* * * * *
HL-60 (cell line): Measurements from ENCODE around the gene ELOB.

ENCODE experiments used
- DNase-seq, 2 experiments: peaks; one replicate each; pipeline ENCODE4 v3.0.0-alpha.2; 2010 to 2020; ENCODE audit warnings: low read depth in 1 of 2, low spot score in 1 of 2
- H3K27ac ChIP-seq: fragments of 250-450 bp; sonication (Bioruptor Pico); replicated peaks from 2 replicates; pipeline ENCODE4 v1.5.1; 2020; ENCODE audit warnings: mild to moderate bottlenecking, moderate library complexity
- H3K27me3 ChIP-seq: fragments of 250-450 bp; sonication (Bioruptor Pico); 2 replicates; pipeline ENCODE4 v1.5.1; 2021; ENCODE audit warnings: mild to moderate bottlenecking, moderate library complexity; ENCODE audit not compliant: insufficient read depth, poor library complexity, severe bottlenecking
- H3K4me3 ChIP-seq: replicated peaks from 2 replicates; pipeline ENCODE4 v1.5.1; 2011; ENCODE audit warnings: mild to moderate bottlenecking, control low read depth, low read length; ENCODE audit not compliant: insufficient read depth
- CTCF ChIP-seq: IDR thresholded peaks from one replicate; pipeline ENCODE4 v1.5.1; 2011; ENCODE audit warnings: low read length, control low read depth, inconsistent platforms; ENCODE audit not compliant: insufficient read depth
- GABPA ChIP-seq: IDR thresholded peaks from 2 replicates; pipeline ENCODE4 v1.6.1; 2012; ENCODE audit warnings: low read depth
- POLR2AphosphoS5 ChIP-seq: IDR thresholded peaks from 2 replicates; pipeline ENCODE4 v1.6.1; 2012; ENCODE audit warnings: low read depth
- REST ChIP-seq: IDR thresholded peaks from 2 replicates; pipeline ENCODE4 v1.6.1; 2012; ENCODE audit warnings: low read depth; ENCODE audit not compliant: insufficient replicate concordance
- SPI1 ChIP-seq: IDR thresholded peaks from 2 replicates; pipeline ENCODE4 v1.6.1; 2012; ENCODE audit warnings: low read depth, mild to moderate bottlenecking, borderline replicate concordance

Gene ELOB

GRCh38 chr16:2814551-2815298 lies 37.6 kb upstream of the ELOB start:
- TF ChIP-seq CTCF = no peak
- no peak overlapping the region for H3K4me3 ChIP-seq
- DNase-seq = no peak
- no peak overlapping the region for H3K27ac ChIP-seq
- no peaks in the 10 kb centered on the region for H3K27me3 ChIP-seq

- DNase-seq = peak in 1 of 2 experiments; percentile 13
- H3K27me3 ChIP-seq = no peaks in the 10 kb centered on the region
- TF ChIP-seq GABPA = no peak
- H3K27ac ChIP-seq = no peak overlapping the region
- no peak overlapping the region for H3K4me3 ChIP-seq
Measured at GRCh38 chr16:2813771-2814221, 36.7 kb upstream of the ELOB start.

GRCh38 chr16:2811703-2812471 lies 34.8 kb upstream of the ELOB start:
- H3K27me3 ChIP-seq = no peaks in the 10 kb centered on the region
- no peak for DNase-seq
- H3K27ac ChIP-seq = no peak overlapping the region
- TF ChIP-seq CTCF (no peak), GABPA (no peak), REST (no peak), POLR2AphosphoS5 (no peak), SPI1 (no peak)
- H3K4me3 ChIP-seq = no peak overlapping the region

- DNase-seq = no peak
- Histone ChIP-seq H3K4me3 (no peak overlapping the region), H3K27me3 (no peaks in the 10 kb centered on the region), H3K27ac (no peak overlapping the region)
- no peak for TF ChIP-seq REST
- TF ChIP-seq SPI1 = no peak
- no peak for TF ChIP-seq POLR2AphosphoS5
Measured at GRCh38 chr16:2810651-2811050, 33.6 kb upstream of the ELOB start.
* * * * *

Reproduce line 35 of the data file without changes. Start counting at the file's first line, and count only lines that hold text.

- no peak for TF ChIP-seq POLR2AphosphoS5